Judge Wants to See Unredacted Memos Directing Mueller Probe

Paul Manafort walks into the Alexandria Federal Courthouse on Friday, May 4, 2018, in Alexandria, Va., with his wife Kathleen Manafort, left, and Kevin Downing, attorney for Manafort. (AP Photo/Kevin Wolf)

ALEXANDRIA, Va. – A federal judge said Friday he wants to see unredacted versions of the Justice Department memos setting the scope of Special Counsel Robert Mueller’s 2016 election probe before deciding whether to toss charges filed against onetime Trump campaign chairman Paul Manafort.

Judge T.S. Ellis III gave Justice Department attorneys two weeks to provide him with complete copies of two memos written by Deputy Attorney General Rod Rosenstein, one from May 2017, and the other, from August, that lay out the scope and ground rules for the investigation.

Ellis said he will determine whether the memos should remain under seal, or be made available to the public, once he receives them.

Late Friday the judge released a single page order stating he is taking the request to dismiss the charges against Manafort “under advisement.”

Manafort faces no charges related to the 2016 presidential election. He is accused in cases filed both in Alexandria, Virginia and Washington, D.C. of hiding the work he did for and the money he made from a Russia-friendly political party in Ukraine and former Ukrainian president Viktor Yanukovych.

In Virginia, he is also accused of concealing foreign bank accounts, falsifying his income taxes and failing to report foreign bank accounts.

In Washington, Manafort faces counts of conspiracy to launder more than $30 million, making false statements, failing to follow lobbying disclosure laws and working as an unregistered foreign agent.

But his attorneys argue that the charges should be dropped because they don’t stem from the matter Mueller was charged with investigating.

On Friday morning Ellis appeared inclined to side with Manafort’s defense team, pressing Deputy Solicitor General Michael Dreeben, who joined the case as counsel Thursday night, to justify the filing of the charges in the context of Mueller’s probe.

“I don’t see what the relation is … none of the information [in the indictment] has anything to do with the Russian government or the Trump campaign because all of the allegations long predate any contact [Manafort had] with the campaign,” the judge said.

Dreeben said the Justice Department granted Mueller the authority to investigate “links and possible coordination of individuals” associated both with the Trump campaign and Russia, and this made delving into Manafort’s past financial transactions relevant.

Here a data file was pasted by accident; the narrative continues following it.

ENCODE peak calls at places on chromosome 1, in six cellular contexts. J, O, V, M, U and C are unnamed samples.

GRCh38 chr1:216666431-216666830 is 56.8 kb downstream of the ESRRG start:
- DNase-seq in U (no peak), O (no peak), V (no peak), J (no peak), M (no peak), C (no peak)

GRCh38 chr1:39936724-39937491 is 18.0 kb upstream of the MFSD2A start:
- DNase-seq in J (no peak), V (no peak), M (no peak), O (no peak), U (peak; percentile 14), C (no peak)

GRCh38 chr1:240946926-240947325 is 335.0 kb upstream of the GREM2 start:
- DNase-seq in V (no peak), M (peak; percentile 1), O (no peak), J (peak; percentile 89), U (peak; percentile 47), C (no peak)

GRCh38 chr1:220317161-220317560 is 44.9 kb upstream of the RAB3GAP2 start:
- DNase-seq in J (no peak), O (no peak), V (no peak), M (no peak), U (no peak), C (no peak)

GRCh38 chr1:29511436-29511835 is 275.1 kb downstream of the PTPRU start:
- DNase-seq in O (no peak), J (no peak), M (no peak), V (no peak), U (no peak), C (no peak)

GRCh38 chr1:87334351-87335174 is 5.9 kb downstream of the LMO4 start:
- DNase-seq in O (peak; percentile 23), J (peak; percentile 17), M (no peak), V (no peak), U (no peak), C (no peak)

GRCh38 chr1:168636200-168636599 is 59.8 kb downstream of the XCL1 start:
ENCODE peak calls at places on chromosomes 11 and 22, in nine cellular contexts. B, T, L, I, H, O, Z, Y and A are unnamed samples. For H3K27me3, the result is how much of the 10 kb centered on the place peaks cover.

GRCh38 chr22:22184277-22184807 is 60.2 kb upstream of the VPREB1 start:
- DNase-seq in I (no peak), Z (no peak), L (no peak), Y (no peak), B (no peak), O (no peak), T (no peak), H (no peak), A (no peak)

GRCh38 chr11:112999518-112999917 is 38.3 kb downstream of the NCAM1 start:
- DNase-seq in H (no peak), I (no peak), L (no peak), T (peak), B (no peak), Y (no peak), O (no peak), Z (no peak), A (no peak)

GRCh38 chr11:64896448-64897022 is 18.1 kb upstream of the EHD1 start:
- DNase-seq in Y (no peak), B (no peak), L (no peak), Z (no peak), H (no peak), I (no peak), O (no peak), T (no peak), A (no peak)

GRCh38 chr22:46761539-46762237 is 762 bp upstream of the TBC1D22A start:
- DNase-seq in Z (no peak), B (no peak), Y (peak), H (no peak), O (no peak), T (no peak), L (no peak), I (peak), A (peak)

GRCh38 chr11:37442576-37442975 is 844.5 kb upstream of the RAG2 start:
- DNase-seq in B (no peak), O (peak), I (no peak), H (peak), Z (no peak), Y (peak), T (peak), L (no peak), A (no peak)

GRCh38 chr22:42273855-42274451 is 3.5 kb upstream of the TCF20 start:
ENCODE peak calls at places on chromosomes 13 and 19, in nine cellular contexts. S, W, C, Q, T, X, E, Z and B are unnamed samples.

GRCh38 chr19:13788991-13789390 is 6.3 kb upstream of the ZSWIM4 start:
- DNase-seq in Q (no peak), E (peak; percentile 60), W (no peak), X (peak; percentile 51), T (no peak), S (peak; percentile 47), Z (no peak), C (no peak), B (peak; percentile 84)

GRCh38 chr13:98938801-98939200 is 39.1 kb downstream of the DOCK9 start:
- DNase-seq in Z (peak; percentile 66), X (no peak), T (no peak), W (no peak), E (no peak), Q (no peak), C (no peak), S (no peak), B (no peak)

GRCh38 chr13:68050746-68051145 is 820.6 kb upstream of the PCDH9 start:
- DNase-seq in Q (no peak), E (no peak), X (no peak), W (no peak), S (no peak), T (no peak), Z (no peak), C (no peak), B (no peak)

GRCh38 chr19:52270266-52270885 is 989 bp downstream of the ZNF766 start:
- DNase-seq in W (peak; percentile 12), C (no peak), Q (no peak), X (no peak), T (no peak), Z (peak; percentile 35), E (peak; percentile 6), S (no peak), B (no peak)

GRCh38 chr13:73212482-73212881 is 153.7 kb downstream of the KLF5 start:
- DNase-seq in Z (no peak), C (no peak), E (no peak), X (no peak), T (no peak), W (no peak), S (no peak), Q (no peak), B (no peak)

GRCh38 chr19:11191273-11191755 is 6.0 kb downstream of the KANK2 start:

“We just want the full scope, your honor. Those leads that we investigate will help us understand who he knew, who he was paid by and who handled any money,” Dreeben said.

The language of the May 2017 order appointing special counsel still seemed problematic, Ellis said.

Provision C in the order states “if the Special Counsel believes it is necessary and appropriate, the Special Counsel is authorized to prosecute federal crimes arising from the investigation of these matters.”

But the counts of bank and tax fraud didn’t all arise from the 2016 investigation, Ellis said.

The judge then turned his attention to the intent behind the indictment.

“Is it that the indictment is used to exert pressure on the defendant for Special Counsel’s use?” he asked Dreeben. “It seems to me that it could be a means to get what you want. You want Manafort to “sing” as they say on what he might know about Trump or others. The problem with that is defendants don’t always sing, but compose.”

Without seeing the orders in full, Ellis said it was “unlikely” Dreeben could persuade him that Mueller has the authority to “do whatever he wants.”

Dreeben responded by explaining that redactions were logical, necessary and in no way out of the norm.

For instance, he said, “in the May 17 order, because of the implications involving people under investigation who may never be charged, we could not convey everything there.”

Other specifics not yet seen in the memo were conveyed in face-to-face meetings with Rosenstein, however.
Ellis again insisted on the need for records to prove the prosecutor’s intent.

“We don’t want anyone with unfettered power. That includes you and the other attorneys and special counsel and that also includes the president of the United States,” Ellis said.

Manafort’s attorney Kevin Downing told the court he was convinced there are a series of hard copy records or notes Rosenstein kept which document the steps he or others took before appointing special counsel.

“Before deciding the motion, all we ask is that the government provide a written record of those activities. Rosenstein had a process to determine if there was a conflict, which gave rise to Special Counsel,” the attorney said.

“I know him,” Downing said of Rosenstein, which who he worked with for five years at the Justice Department. “He’s a stickler for written records and those records may show if he violated the regulations appointing a special counsel.”


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